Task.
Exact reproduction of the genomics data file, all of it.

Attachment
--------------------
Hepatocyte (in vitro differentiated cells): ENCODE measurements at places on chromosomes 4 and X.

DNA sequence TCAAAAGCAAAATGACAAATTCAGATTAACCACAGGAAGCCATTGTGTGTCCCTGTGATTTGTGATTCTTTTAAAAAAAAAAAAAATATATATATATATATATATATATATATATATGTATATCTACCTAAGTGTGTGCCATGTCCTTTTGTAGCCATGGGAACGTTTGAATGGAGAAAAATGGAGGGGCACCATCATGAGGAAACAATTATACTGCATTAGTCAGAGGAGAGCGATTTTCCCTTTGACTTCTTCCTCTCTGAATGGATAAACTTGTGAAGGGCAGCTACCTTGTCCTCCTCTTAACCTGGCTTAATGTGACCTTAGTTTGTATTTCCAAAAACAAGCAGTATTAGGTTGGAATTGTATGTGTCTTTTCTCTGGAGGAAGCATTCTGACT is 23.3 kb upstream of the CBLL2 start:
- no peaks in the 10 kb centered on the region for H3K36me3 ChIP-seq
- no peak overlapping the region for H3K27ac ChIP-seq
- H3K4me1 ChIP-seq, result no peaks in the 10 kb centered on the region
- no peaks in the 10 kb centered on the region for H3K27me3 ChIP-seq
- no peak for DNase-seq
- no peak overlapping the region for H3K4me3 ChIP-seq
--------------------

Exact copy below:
Hepatocyte (in vitro differentiated cells): ENCODE measurements at places on chromosomes 4 and X.

DNA sequence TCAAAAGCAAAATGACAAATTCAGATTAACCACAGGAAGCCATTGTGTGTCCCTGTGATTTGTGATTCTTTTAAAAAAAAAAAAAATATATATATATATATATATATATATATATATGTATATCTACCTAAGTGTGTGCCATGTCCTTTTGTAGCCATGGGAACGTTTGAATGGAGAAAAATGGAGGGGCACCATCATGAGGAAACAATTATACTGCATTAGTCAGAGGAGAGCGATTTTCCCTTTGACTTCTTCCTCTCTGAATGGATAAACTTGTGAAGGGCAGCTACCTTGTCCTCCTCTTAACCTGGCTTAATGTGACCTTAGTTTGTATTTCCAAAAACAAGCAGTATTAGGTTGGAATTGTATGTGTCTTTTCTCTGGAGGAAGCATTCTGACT is 23.3 kb upstream of the CBLL2 start:
- no peaks in the 10 kb centered on the region for H3K36me3 ChIP-seq
- no peak overlapping the region for H3K27ac ChIP-seq
- H3K4me1 ChIP-seq, result no peaks in the 10 kb centered on the region
- no peaks in the 10 kb centered on the region for H3K27me3 ChIP-seq
- no peak for DNase-seq
- no peak overlapping the region for H3K4me3 ChIP-seq